CONTROVERSIAL plans to replace a Poole home with two five-storey blocks of flats have been approved.

Concerns had been raised that the Crichel Mount Road scheme was “beyond laughable”, with criticism of its scale.

But BCP Council’s planning committee voted to grant planning permission last week, saying the development was justified given the previous approval to build four houses on the site.

The application was submitted by Westcoast Developments last year, proposing the demolition of the house at 10 Crichel Mount Road to make way for two blocks each of seven flats.

It followed the decision of Poole council to approve the construction of four houses on the site in 2017.

The developer said this justified further “intensification” of the land for the use of flats and that the latest proposal complied with all council policies.

This position was backed by council planning officer Monika Kwiatkowska who recommended permission be granted, saying the contribution of extra housing outweighed any harm the development would cause.

But more than 40 letters of objection were submitted to the council, including one from Deborah Pulis, the wife of football manager Tony Pulis, who lives next door.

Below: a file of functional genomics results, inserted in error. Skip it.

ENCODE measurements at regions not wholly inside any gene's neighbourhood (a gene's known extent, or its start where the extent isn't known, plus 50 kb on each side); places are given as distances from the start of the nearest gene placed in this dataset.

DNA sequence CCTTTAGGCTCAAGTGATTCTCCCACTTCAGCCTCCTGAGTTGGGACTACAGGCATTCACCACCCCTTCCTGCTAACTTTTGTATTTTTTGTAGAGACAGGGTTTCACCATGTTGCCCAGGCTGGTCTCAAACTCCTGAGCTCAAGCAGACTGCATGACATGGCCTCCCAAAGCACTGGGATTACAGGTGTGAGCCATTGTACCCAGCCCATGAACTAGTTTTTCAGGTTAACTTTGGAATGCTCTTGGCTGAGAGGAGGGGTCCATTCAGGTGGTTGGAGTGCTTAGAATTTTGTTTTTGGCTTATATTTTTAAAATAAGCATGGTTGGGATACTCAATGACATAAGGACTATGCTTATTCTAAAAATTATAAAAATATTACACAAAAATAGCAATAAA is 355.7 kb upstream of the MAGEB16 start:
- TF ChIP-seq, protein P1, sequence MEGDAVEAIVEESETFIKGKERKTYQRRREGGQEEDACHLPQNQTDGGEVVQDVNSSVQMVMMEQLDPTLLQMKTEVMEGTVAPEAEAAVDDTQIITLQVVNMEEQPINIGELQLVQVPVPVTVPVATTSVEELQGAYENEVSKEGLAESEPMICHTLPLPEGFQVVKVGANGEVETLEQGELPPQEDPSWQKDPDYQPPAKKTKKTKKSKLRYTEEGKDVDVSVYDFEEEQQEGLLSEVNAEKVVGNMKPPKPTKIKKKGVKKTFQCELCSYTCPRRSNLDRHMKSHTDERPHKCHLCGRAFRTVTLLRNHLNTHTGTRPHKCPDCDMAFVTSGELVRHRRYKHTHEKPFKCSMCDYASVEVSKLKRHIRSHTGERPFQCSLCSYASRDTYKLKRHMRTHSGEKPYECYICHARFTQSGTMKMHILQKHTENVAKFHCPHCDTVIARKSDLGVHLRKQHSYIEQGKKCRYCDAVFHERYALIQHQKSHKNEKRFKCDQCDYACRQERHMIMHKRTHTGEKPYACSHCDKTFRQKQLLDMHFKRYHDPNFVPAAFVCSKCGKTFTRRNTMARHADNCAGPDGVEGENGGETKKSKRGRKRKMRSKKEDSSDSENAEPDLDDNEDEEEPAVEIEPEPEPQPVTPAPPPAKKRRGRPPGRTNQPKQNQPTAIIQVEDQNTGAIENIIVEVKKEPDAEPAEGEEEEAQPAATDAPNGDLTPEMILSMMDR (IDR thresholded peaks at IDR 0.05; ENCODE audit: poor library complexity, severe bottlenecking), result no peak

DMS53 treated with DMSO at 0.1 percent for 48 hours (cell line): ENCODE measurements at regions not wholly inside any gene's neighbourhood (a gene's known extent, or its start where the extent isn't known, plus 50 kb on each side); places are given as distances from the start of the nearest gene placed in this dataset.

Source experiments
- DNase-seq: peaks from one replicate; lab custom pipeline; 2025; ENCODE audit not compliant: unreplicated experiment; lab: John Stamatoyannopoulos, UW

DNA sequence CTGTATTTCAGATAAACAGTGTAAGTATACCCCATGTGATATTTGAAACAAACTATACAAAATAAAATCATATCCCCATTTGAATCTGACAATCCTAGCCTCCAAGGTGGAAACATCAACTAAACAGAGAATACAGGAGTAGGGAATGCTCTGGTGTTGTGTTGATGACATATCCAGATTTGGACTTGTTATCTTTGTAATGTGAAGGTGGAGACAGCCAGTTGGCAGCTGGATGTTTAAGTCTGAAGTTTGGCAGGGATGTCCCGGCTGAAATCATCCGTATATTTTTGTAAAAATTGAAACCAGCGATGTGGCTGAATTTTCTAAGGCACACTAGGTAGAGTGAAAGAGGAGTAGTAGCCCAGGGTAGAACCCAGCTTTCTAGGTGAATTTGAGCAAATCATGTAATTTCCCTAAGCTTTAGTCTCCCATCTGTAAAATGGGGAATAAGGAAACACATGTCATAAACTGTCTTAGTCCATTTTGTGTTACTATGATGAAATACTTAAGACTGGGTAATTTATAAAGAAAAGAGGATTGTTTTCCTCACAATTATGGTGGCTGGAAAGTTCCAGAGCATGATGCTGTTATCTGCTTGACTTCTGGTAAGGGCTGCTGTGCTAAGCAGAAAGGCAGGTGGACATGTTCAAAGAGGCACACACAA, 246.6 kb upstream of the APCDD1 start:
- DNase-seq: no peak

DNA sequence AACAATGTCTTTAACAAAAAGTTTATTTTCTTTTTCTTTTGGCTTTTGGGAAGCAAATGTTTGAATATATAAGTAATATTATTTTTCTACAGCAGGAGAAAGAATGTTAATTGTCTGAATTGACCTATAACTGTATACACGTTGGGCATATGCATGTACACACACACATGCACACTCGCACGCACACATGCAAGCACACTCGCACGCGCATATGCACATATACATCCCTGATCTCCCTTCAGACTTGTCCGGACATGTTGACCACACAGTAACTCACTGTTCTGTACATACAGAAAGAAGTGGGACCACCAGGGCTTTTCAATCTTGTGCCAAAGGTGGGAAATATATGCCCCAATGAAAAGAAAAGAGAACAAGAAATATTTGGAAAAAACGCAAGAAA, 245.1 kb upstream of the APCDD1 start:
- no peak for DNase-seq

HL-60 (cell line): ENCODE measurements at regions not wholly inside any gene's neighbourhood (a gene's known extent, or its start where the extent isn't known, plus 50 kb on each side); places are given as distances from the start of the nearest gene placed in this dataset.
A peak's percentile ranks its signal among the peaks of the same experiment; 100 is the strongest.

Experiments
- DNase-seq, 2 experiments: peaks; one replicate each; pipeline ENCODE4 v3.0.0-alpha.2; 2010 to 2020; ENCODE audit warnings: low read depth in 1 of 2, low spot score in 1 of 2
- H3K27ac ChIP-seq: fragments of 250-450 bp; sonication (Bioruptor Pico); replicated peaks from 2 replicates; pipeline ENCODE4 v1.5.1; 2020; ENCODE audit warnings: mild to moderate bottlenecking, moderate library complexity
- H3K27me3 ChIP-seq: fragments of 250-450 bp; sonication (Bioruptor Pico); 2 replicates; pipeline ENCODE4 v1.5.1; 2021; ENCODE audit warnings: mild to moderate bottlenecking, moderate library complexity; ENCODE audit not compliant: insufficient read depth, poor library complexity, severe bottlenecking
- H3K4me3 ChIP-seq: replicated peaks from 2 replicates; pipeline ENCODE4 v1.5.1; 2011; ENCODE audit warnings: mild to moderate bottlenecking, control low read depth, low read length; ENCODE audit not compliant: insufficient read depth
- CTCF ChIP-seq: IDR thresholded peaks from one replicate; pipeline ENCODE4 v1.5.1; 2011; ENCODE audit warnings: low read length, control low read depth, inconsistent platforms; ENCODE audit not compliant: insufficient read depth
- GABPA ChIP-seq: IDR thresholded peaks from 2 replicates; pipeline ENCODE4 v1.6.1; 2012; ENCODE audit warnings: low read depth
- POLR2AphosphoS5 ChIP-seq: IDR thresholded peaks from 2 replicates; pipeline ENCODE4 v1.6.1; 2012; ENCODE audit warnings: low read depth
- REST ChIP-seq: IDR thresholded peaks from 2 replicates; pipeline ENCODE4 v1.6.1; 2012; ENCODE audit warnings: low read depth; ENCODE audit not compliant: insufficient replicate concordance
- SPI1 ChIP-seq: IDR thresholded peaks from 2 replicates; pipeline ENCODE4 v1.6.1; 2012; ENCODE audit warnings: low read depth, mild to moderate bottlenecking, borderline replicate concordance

“I am amazed that 14 flats and up to 28 cars could ever fit into such a small plot of land,” Mrs Pulis said.

“I have no concerns of a more modest development taking place.

“The present application is beyond laughable. I strongly suggest that this application is refused.”

The objectors were backed by ward councillor Mohan Iyengar when the proposals were discussed by the council’s planning committee on Thursday.

But councillors said many of the points that had been raised were not reasons to refuse the scheme and instead agreed to approve it.

“A lot of the discussions that have been put forward are moot points,” councillor Toby Johnson said. “We cannot second guess whether constructors will do there job properly.

“There’s not enough difference to the extant plans to reject this.”

He was backed by councillor Steve Baron who said concerns about construction traffic parking in the area while the flats were built were not reasonable.

Planning permission was granted by nine votes to four.